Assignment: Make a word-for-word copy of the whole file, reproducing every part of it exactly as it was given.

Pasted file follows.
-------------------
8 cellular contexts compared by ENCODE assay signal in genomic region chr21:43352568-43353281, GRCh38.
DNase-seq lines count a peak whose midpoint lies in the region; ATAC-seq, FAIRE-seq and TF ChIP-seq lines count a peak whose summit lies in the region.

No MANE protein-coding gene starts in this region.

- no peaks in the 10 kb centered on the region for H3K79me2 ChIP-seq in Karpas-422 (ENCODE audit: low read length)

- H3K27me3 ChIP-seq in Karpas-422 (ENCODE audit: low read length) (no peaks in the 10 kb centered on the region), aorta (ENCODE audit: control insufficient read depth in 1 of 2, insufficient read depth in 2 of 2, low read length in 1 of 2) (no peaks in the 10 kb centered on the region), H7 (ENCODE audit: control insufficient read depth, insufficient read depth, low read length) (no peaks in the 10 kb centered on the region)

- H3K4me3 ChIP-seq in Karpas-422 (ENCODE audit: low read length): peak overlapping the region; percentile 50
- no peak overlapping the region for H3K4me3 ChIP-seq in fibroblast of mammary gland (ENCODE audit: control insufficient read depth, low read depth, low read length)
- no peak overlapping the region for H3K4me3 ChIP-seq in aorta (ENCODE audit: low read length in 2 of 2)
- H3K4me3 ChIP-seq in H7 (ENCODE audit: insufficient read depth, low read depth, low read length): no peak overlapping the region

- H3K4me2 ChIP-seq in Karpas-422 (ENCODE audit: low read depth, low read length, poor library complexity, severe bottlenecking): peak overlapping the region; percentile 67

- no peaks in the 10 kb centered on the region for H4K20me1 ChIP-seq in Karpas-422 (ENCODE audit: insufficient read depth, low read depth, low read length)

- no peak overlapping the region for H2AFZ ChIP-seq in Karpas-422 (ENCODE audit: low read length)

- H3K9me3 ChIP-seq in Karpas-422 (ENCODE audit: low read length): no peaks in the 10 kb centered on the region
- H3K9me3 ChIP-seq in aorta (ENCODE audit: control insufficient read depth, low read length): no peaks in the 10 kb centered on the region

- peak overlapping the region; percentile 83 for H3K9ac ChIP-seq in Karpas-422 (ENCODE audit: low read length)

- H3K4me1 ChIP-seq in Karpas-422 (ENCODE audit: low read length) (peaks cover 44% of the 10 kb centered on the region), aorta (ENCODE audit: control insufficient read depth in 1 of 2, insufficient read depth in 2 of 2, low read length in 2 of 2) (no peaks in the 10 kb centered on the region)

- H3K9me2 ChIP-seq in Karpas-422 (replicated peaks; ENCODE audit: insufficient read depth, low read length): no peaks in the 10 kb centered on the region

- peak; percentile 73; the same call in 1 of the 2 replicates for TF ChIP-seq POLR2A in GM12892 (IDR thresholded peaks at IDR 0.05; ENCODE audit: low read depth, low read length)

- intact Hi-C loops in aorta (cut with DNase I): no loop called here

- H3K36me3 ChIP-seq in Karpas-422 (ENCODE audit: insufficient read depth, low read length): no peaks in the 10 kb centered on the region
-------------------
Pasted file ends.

8 cellular contexts compared by ENCODE assay signal in genomic region chr21:43352568-43353281, GRCh38.
DNase-seq lines count a peak whose midpoint lies in the region; ATAC-seq, FAIRE-seq and TF ChIP-seq lines count a peak whose summit lies in the region.

No MANE protein-coding gene starts in this region.

- no peaks in the 10 kb centered on the region for H3K79me2 ChIP-seq in Karpas-422 (ENCODE audit: low read length)

- H3K27me3 ChIP-seq in Karpas-422 (ENCODE audit: low read length) (no peaks in the 10 kb centered on the region), aorta (ENCODE audit: control insufficient read depth in 1 of 2, insufficient read depth in 2 of 2, low read length in 1 of 2) (no peaks in the 10 kb centered on the region), H7 (ENCODE audit: control insufficient read depth, insufficient read depth, low read length) (no peaks in the 10 kb centered on the region)

- H3K4me3 ChIP-seq in Karpas-422 (ENCODE audit: low read length): peak overlapping the region; percentile 50
- no peak overlapping the region for H3K4me3 ChIP-seq in fibroblast of mammary gland (ENCODE audit: control insufficient read depth, low read depth, low read length)
- no peak overlapping the region for H3K4me3 ChIP-seq in aorta (ENCODE audit: low read length in 2 of 2)
- H3K4me3 ChIP-seq in H7 (ENCODE audit: insufficient read depth, low read depth, low read length): no peak overlapping the region

- H3K4me2 ChIP-seq in Karpas-422 (ENCODE audit: low read depth, low read length, poor library complexity, severe bottlenecking): peak overlapping the region; percentile 67

- no peaks in the 10 kb centered on the region for H4K20me1 ChIP-seq in Karpas-422 (ENCODE audit: insufficient read depth, low read depth, low read length)

- no peak overlapping the region for H2AFZ ChIP-seq in Karpas-422 (ENCODE audit: low read length)

- H3K9me3 ChIP-seq in Karpas-422 (ENCODE audit: low read length): no peaks in the 10 kb centered on the region
- H3K9me3 ChIP-seq in aorta (ENCODE audit: control insufficient read depth, low read length): no peaks in the 10 kb centered on the region

- peak overlapping the region; percentile 83 for H3K9ac ChIP-seq in Karpas-422 (ENCODE audit: low read length)

- H3K4me1 ChIP-seq in Karpas-422 (ENCODE audit: low read length) (peaks cover 44% of the 10 kb centered on the region), aorta (ENCODE audit: control insufficient read depth in 1 of 2, insufficient read depth in 2 of 2, low read length in 2 of 2) (no peaks in the 10 kb centered on the region)

- H3K9me2 ChIP-seq in Karpas-422 (replicated peaks; ENCODE audit: insufficient read depth, low read length): no peaks in the 10 kb centered on the region

- peak; percentile 73; the same call in 1 of the 2 replicates for TF ChIP-seq POLR2A in GM12892 (IDR thresholded peaks at IDR 0.05; ENCODE audit: low read depth, low read length)

- intact Hi-C loops in aorta (cut with DNase I): no loop called here

- H3K36me3 ChIP-seq in Karpas-422 (ENCODE audit: insufficient read depth, low read length): no peaks in the 10 kb centered on the region